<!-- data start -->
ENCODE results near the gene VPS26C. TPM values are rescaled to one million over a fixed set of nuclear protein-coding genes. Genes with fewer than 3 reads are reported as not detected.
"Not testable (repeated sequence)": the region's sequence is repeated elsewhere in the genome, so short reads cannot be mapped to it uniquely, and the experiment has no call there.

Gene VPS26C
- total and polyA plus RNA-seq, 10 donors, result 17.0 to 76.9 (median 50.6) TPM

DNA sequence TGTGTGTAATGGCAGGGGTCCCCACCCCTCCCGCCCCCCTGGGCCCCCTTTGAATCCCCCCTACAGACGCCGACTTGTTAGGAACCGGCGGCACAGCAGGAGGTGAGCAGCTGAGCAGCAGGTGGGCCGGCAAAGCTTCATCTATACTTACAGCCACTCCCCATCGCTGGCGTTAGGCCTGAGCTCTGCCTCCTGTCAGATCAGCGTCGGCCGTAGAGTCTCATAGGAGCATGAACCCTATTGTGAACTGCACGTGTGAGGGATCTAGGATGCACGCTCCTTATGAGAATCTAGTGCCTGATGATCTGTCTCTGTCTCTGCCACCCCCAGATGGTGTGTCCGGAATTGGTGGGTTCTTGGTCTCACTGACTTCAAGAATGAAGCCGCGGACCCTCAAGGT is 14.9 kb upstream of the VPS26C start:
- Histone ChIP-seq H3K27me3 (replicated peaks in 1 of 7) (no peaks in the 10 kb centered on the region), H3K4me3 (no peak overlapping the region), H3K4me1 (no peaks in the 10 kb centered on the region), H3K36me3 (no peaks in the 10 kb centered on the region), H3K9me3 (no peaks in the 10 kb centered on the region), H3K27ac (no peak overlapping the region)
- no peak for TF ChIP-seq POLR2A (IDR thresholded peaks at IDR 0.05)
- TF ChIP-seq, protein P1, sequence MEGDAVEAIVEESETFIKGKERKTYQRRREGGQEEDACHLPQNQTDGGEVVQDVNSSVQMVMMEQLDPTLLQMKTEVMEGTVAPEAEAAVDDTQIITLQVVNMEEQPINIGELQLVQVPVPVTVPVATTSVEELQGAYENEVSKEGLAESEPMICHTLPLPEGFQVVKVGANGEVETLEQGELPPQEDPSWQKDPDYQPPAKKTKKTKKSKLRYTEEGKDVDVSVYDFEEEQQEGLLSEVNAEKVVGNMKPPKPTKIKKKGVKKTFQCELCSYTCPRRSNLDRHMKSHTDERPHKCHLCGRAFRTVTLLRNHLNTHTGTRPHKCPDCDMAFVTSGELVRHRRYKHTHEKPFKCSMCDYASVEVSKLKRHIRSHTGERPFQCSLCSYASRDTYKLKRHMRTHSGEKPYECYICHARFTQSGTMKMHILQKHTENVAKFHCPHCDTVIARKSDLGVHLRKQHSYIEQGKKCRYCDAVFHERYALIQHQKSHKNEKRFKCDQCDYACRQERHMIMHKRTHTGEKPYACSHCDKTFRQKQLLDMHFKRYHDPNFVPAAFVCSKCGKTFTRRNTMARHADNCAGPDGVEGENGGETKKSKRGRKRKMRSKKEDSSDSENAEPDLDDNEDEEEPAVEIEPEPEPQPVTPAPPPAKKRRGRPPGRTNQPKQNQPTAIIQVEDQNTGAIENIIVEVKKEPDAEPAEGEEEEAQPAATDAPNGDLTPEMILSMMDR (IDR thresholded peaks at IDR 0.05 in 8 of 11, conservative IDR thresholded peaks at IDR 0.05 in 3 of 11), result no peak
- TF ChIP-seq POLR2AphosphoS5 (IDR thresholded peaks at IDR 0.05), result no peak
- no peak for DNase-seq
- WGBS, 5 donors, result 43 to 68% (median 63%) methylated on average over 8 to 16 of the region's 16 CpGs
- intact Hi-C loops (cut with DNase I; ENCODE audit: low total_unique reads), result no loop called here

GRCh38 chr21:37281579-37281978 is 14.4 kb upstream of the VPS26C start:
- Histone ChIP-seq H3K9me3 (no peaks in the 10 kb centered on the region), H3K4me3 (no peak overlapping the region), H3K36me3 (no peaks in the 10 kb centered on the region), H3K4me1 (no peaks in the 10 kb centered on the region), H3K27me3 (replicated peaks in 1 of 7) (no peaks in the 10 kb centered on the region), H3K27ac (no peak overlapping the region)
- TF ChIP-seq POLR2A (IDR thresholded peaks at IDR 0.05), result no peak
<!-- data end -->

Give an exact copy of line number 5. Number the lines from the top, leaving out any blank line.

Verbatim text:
DNA sequence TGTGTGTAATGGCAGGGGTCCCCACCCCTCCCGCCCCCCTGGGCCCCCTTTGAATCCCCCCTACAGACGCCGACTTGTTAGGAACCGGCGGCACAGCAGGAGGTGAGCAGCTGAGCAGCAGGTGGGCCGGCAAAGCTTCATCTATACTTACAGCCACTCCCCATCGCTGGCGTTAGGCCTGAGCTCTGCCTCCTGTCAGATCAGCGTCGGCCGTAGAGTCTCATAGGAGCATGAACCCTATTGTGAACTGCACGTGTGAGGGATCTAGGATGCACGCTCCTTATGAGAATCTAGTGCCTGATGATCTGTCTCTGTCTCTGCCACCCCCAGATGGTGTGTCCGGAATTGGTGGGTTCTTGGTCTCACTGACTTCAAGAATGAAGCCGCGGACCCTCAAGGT is 14.9 kb upstream of the VPS26C start: